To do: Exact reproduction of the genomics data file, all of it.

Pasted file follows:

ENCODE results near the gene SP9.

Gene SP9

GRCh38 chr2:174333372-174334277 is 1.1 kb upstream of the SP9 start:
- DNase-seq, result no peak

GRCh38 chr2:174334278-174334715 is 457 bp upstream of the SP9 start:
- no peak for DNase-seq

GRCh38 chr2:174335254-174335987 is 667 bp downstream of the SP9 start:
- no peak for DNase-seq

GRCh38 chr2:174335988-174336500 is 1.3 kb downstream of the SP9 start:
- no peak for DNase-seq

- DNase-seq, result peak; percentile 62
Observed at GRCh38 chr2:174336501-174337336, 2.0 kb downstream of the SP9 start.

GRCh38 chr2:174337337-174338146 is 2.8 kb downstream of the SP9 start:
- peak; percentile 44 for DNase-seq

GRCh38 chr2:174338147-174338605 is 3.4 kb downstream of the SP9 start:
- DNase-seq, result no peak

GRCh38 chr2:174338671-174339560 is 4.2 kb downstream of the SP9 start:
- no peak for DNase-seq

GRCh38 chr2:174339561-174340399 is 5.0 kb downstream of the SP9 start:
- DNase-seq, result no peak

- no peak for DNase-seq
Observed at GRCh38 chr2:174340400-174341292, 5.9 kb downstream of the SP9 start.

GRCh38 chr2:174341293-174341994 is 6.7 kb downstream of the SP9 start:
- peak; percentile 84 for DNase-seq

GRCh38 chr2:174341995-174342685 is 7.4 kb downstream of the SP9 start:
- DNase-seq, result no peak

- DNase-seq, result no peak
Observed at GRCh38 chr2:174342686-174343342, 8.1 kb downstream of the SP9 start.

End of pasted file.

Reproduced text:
ENCODE results near the gene SP9.

Gene SP9

GRCh38 chr2:174333372-174334277 is 1.1 kb upstream of the SP9 start:
- DNase-seq, result no peak

GRCh38 chr2:174334278-174334715 is 457 bp upstream of the SP9 start:
- no peak for DNase-seq

GRCh38 chr2:174335254-174335987 is 667 bp downstream of the SP9 start:
- no peak for DNase-seq

GRCh38 chr2:174335988-174336500 is 1.3 kb downstream of the SP9 start:
- no peak for DNase-seq

- DNase-seq, result peak; percentile 62
Observed at GRCh38 chr2:174336501-174337336, 2.0 kb downstream of the SP9 start.

GRCh38 chr2:174337337-174338146 is 2.8 kb downstream of the SP9 start:
- peak; percentile 44 for DNase-seq

GRCh38 chr2:174338147-174338605 is 3.4 kb downstream of the SP9 start:
- DNase-seq, result no peak

GRCh38 chr2:174338671-174339560 is 4.2 kb downstream of the SP9 start:
- no peak for DNase-seq

GRCh38 chr2:174339561-174340399 is 5.0 kb downstream of the SP9 start:
- DNase-seq, result no peak

- no peak for DNase-seq
Observed at GRCh38 chr2:174340400-174341292, 5.9 kb downstream of the SP9 start.

GRCh38 chr2:174341293-174341994 is 6.7 kb downstream of the SP9 start:
- peak; percentile 84 for DNase-seq

GRCh38 chr2:174341995-174342685 is 7.4 kb downstream of the SP9 start:
- DNase-seq, result no peak

- DNase-seq, result no peak
Observed at GRCh38 chr2:174342686-174343342, 8.1 kb downstream of the SP9 start.